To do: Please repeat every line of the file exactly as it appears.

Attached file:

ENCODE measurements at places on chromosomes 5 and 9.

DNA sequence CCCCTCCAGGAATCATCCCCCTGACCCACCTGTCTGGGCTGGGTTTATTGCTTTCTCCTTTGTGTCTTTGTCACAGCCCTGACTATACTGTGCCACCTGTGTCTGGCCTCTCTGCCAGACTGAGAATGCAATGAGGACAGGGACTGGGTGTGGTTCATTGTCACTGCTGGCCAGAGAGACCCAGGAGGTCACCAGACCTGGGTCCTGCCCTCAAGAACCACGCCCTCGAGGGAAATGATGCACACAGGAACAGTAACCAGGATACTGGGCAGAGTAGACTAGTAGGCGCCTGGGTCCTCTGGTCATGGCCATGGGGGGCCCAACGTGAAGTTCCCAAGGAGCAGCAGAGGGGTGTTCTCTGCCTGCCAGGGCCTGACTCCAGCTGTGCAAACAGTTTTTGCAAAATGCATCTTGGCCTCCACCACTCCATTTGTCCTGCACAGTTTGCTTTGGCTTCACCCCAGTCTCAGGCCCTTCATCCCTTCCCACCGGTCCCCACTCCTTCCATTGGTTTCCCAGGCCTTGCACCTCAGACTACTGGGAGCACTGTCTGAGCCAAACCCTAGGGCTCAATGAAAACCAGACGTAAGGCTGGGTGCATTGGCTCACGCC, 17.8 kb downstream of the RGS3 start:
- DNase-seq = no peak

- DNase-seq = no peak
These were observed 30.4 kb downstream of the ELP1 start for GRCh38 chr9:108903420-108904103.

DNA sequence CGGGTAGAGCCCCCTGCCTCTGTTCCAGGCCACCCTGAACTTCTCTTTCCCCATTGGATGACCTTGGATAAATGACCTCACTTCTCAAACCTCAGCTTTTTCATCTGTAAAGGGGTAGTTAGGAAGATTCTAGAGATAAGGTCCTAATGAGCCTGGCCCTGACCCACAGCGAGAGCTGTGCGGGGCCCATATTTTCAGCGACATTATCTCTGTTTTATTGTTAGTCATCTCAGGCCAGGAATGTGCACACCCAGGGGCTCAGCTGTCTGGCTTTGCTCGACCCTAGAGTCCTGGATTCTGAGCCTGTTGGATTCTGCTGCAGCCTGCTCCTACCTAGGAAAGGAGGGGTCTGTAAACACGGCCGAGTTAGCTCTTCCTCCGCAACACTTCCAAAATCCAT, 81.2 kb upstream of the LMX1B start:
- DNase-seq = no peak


ENCODE measurements at places on chromosomes 5 and 9.

DNA sequence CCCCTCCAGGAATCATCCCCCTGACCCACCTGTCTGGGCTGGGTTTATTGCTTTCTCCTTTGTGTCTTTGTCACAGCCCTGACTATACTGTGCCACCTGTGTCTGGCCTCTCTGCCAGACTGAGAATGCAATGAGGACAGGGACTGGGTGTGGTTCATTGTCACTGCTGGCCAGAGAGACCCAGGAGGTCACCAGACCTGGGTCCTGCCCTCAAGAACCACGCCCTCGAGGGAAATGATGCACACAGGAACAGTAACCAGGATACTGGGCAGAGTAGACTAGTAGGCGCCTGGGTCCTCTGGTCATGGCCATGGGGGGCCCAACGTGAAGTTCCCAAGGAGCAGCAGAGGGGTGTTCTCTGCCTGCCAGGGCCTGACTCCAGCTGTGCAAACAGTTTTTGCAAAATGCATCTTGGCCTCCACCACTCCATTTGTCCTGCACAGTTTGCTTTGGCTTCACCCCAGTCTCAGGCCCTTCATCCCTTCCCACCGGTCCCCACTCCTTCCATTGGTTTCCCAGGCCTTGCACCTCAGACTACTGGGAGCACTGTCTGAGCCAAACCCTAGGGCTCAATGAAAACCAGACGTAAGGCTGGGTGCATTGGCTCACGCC, 17.8 kb downstream of the RGS3 start:
- DNase-seq = no peak

- DNase-seq = no peak
These were observed 30.4 kb downstream of the ELP1 start for GRCh38 chr9:108903420-108904103.

DNA sequence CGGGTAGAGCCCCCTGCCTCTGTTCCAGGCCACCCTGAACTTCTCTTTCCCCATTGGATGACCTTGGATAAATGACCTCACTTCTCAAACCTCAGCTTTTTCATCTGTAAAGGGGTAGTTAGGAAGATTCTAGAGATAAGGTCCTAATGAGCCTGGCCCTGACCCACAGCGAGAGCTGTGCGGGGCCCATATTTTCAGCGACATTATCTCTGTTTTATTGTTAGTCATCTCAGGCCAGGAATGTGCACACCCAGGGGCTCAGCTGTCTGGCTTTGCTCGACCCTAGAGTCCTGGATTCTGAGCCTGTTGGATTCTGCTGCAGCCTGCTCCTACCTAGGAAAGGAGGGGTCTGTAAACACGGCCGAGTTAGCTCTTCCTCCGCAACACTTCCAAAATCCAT, 81.2 kb upstream of the LMX1B start:
- DNase-seq = no peak